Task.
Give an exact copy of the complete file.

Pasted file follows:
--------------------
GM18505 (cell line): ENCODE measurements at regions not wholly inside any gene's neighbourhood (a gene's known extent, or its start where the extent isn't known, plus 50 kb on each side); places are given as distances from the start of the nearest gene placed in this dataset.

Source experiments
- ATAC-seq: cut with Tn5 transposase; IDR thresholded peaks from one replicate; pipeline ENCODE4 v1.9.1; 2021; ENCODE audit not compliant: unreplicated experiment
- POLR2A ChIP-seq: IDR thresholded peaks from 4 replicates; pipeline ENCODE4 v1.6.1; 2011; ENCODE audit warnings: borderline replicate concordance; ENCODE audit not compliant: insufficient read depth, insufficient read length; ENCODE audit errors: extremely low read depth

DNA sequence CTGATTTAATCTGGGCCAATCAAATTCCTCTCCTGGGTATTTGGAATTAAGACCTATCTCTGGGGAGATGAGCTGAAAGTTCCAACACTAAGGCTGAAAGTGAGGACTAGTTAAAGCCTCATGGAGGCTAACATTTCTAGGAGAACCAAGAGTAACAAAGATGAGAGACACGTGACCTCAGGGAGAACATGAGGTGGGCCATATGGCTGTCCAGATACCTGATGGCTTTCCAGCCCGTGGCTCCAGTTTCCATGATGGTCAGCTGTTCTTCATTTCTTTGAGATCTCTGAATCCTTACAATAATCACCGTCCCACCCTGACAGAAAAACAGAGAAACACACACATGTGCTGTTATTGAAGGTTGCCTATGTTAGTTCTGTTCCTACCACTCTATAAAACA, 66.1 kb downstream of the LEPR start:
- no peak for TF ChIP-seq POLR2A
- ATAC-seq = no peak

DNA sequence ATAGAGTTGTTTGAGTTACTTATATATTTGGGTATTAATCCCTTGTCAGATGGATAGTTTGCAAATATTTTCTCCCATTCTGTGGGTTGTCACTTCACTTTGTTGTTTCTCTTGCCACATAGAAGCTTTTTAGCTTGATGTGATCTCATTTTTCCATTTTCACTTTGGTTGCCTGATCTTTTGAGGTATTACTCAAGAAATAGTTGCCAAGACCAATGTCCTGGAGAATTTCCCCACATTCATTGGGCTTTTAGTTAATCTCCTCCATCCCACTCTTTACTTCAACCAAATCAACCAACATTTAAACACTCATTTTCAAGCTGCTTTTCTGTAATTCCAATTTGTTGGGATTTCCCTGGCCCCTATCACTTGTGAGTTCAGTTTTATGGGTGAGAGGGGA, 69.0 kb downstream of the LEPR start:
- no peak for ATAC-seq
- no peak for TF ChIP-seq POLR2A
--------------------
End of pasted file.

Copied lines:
GM18505 (cell line): ENCODE measurements at regions not wholly inside any gene's neighbourhood (a gene's known extent, or its start where the extent isn't known, plus 50 kb on each side); places are given as distances from the start of the nearest gene placed in this dataset.

Source experiments
- ATAC-seq: cut with Tn5 transposase; IDR thresholded peaks from one replicate; pipeline ENCODE4 v1.9.1; 2021; ENCODE audit not compliant: unreplicated experiment
- POLR2A ChIP-seq: IDR thresholded peaks from 4 replicates; pipeline ENCODE4 v1.6.1; 2011; ENCODE audit warnings: borderline replicate concordance; ENCODE audit not compliant: insufficient read depth, insufficient read length; ENCODE audit errors: extremely low read depth

DNA sequence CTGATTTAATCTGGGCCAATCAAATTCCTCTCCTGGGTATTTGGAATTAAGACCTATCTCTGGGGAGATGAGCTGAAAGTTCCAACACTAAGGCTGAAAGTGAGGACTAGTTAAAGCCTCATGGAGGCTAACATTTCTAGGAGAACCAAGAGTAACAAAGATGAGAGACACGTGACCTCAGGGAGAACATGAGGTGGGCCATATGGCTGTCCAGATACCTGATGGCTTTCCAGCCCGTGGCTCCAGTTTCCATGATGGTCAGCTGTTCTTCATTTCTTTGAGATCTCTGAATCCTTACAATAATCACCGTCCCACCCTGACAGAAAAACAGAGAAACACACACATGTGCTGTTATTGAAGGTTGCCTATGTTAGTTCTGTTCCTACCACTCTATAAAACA, 66.1 kb downstream of the LEPR start:
- no peak for TF ChIP-seq POLR2A
- ATAC-seq = no peak

DNA sequence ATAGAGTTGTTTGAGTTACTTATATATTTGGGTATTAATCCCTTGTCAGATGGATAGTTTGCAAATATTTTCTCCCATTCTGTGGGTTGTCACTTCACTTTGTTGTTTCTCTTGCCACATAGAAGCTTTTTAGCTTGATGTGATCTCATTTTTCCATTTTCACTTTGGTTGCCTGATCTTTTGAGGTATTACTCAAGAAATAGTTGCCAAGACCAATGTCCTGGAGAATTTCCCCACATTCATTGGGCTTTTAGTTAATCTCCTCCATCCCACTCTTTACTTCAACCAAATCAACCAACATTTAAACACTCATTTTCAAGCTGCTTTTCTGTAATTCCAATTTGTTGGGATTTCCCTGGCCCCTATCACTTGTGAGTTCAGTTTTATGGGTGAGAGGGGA, 69.0 kb downstream of the LEPR start:
- no peak for ATAC-seq
- no peak for TF ChIP-seq POLR2A